• Asia sits at world’s center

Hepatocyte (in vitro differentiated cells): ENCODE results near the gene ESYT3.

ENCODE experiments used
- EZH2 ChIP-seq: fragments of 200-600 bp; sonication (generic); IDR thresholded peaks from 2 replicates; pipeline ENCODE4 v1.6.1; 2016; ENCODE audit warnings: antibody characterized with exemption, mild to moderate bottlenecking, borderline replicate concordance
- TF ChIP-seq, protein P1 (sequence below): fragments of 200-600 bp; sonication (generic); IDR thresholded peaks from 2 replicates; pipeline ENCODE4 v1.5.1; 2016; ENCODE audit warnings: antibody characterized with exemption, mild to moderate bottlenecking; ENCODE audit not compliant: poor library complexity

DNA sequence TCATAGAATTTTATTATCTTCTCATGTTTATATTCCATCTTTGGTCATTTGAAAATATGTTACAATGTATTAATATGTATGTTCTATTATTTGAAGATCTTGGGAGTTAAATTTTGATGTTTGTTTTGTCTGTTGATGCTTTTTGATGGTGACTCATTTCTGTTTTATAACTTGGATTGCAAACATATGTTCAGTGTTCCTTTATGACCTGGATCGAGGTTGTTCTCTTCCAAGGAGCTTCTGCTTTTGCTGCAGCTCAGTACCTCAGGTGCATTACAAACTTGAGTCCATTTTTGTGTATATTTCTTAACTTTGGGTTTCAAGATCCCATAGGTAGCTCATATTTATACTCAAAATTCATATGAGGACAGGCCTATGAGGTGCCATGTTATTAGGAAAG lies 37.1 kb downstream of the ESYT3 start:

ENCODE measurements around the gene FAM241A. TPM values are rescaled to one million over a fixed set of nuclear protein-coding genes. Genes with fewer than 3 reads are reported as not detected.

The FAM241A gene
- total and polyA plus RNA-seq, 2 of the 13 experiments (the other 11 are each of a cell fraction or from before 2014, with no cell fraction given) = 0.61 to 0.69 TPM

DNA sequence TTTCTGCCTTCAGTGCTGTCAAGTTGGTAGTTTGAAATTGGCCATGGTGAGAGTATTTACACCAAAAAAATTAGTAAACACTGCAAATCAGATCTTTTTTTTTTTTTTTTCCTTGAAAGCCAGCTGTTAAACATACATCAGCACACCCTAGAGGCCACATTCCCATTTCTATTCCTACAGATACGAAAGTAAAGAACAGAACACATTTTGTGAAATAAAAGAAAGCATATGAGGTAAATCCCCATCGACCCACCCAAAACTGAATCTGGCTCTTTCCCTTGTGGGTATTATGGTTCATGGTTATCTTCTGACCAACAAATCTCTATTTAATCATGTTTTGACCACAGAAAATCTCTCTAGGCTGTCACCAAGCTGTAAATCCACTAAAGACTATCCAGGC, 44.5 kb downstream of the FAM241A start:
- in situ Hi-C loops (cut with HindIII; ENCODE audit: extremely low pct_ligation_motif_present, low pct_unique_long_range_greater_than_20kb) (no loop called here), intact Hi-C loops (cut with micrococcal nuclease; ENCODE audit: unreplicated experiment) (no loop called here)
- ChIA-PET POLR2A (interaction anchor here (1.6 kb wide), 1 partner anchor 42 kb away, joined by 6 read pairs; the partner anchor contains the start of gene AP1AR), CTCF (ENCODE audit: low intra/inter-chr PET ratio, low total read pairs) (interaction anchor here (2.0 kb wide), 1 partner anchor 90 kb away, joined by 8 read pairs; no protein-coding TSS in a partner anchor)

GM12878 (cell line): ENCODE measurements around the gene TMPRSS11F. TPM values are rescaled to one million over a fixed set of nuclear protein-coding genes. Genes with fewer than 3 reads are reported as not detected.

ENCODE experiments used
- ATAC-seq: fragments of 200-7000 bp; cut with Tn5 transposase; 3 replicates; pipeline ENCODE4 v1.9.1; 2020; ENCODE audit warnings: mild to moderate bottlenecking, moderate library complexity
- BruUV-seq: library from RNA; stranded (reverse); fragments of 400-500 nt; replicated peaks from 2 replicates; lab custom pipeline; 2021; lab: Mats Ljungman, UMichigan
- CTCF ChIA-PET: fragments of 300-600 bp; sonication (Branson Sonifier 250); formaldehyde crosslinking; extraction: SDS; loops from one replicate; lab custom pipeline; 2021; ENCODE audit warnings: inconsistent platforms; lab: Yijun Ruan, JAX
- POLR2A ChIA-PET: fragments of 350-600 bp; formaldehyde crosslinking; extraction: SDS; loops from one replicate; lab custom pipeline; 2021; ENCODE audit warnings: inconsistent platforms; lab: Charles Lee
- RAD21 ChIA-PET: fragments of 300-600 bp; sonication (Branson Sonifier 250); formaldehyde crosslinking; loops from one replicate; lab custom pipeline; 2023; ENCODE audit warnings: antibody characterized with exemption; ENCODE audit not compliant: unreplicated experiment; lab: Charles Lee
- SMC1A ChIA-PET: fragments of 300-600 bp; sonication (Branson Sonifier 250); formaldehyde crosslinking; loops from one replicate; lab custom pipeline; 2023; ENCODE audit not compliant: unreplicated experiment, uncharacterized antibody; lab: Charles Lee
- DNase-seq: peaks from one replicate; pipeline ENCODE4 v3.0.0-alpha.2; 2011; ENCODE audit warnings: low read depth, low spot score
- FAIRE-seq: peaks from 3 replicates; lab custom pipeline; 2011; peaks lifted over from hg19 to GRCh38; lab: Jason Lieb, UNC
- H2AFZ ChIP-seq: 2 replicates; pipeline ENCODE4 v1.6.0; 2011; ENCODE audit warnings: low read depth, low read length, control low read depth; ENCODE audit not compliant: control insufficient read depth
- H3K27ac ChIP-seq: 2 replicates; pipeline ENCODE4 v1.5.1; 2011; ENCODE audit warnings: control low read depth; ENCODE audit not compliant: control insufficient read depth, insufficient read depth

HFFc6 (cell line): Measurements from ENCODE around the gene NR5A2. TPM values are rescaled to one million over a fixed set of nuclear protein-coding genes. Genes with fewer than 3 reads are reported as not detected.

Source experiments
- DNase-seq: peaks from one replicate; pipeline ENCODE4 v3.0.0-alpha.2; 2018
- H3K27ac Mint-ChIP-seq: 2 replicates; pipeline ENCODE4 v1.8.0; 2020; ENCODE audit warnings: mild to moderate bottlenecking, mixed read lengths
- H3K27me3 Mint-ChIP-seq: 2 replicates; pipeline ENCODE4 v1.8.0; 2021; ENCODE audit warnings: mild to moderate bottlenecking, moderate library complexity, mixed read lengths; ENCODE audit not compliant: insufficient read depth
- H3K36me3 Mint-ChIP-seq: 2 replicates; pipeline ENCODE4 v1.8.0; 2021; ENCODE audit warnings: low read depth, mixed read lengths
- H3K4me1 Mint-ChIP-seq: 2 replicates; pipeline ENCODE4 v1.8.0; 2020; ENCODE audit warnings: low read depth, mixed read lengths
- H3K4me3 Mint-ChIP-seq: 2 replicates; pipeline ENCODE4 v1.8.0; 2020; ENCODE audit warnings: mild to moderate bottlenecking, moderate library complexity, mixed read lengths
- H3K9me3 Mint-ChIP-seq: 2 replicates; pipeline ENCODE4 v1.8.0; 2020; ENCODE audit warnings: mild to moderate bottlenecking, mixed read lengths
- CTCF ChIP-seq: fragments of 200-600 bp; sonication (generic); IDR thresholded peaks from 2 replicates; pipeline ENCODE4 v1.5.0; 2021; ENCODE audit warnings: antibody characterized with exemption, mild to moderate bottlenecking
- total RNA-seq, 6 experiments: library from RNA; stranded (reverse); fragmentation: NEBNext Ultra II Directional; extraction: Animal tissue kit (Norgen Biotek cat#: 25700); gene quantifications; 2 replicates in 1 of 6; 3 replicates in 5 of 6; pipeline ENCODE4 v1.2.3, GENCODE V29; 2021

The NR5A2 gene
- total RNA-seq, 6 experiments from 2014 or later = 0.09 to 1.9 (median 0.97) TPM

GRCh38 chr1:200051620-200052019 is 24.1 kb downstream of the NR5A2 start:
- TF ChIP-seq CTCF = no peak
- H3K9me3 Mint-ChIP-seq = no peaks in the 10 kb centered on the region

As Asia’s economy continues to improve on the strength of the region’s stability, the China-led Belt and Road Initiative will promote greater regional communication and cooperation for win-win outcomes. This was the underlying message at a China Daily Asia Leadership Roundtable hosted in Singapore on April 28. Panelists shared their views on how member states in the Association of Southeast Asian Nations (ASEAN) can benefit from the initiative through further cooperation. The theme of the session was The Asian Century and the Belt and Road Initiative: Where Do We Go From Here? Asia is now the world’s center of gravity, said Wiryono Sastrohandoyo, senior fellow of the Jakarta-based think tank Centre for Strategic and International Studies. Wiryono, the session’s moderator, admitted that the region used to experience GDP growth that was below expectations. Nevertheless, he believes it will be the center of economic expansion in the 21st century. “We are hopeful that the situation will be improved, because what the region needs is continuous stability, not confrontation. We also need coexistence, not contradiction,” he said. The session was part of the 15th ASEAN Leadership Forum. With the theme Future Proof ASEAN: Strengthening Resilience, Promoting Innovation and Moving Forward the Digital Space, the event brought together leaders from government, business, academia, think tanks and civil society to discuss the future challenges facing ASEAN in the new global era. The ASEAN Leadership Forum is organized by the Asian Strategy and Leadership Institute, a leading independent private think tank based in Kuala Lumpur, together with the S. Rajaratnam School of International Studies, Singapore’s Social Innovation Park and the ASEAN Business Advisory Council. The Belt and Road Initiative “is starting to prove to be a workable system … It can fit in the current context of the situation of the world,” said Wiryono. He said it has the potential to strengthen regional cooperation, adding that economic cooperation should be formed on the basis of dialogue. Wang Huiyao, president of the Beijing-based Center for China and Globalization (CCG) and a counselor to the State Council, China’s Cabinet, said the initiative helps strengthen the idea that Asia is the center of globalization and the world’s economic growth. “We need some new momentum for globalization so that we can maintain, sustain and improve the current global system and governance,” said Wang. “China is not going to change the system. Instead, just like President Xi Jinping has said, we want to enrich, safeguard and improve the existing system.” Huge potential This year marks the 40th anniversary of China’s reform and opening-up. Wang said that while the past 40 years saw people from all over the world coming to China for investment, the next 40 years will probably see China sharing with the rest of the world what it has achieved, including in infrastructure, e-commerce, and its technologies. “We can see huge potential” for ASEAN’s prosperity, said Wang, through its sustained resilience and innovativeness. He said the ASEAN countries can better collaborate with China through the Belt and Road Initiative in infrastructure, as well as in people-to-people exchange. Taking education as an example, over 130,000 students from ASEAN countries are now studying in China, but only around 70,000 Chinese students are in ASEAN countries. Wang suggested a Belt and Road committee or coordinating group be set up between China and ASEAN to make sure that these nearby countries get early advantage and benefits from related projects. “The magnitude and size of the Belt and Road Initiative is breathtaking,” said Mohd Munir Abdul Majid, chairman of both Bank Muamalat Malaysia and the CIMB ASEAN Research Institute. “Third countries should participate vigorously in the Belt and Road Initiative to ensure it becomes what is more than just a China initiative,” said Mohd Munir, referring to a recent memorandum of understanding signed between Singapore and China for closer partnerships in third-party markets along the Belt and Road. He believes that third parties’ participation will help build standards concerning finance, the environment, society and project management. “The Belt and Road Initiative is a game changer for China, for ASEAN and for China-ASEAN relations,” said Tang Siew Mun, head of the ASEAN Studies Centre at Singapore’s ISEAS-Yusof Ishak Institute. He said that while infrastructure plays a big role in the initiative, it is important to note the plan’s four other key elements — policy coordination, unimpeded trade, financial integration and people-to-people bonds. China-ASEAN bilateral trade totaled US$514.8 billion last year, up 13.8 percent year-on-year, the fastest growth pace between China and any of its major trading partners, according to Xinhua. China registered a trade surplus of US$43.4 billion with ASEAN countries, narrowing by 27.4 percent from 2016. As regional cooperation deepens in various areas, Tang expects China to come up with more supporting systems like an arbitration mechanism to resolve possible conflicts during the Belt and Road process. In addition, while links between China and ASEAN are enhanced with increasing investment, Tang said both sides should make sure this is win-win cooperation that can benefit society. China is projected to be the largest economy in the world by 2050, while five member states from ASEAN will rank among the top 30, according to a report by international consultancy and accounting firm PricewaterhouseCoopers. Noting increased anti-China sentiment in Cambodia over the past few months due to lack of knowledge on Chinese infrastructure projects, Vannarith Chheang, vice-chairman of the Cambodian Institute for Strategic Studies and chairman of the Mekong Connect, said more local consultation should be conducted to build a positive perception of China. Building trust For better cooperation between China and ASEAN in terms of connectivity, Chheang said a regional standard should be created to ensure the quality of projects. Michael W. Michalak, senior vice-president and regional managing director of the US-ASEAN Business Council, and former US ambassador to Vietnam, said ASEAN countries should start to think about how to utilize the Belt and Road infrastructure projects once completed. “Once you have this kind of connectivity, it should provide opportunity for the rest of ASEAN, and ASEAN should be gearing up now to take advantage of that,” said Michalak, adding that achieving harmony on a free and open internet and its regulation is crucial to unleashing the potential of the initiative’s connectivity. “ASEAN plays a crucial role in helping to develop the kind of trust that is needed in order to bring in a broader participation in the Belt and Road,” said Michalak. Xu Ningning, executive president of the China-ASEAN Business Council, said the future trend in the region, with the Belt and Road Initiative, should be active cooperation, co-discussion, co-construction and co-sharing. Moreover, countries that are not included in the Belt and Road routes are also welcome to participate, for joint cooperation. Xu said the 10 member nations of ASEAN are at different stages of economic development. Each of these countries has its own demands for growth, which are all considered in related Belt and Road projects, toward building a community with a shared future for mankind. ASEAN, as a regional bloc, aims to promote intergovernmental cooperation and facilitate economic integration among its members. In 2015 it launched the ASEAN Community with three pillars, Political-Security Community, Economic Community and Socio-Cultural Community. “The majority of countries along the Belt and Road routes are developing countries, so they need financial support from China, whether it is from the Silk Road Fund or other project-based loans,” said Xu, adding that financial institutions like the Asian Infrastructure Investment Bank are formed under a multilateral basis and its investments are made through consensual decisions. Xu suggested that a comprehensive and detailed feasibility study is needed for Belt and Road infrastructure projects, focusing on project returns and environmental and social values for the sustainable development of the initiative. “The success of the ancient Silk Road lasted for about 1,700 years by creating wealth and encouraging the flow of people,” said Kho Choon Keng, group executive chairman of Singapore property developer Lian Huat Group. “I believe there is great wisdom in it, and it has shown it is a workable experience.”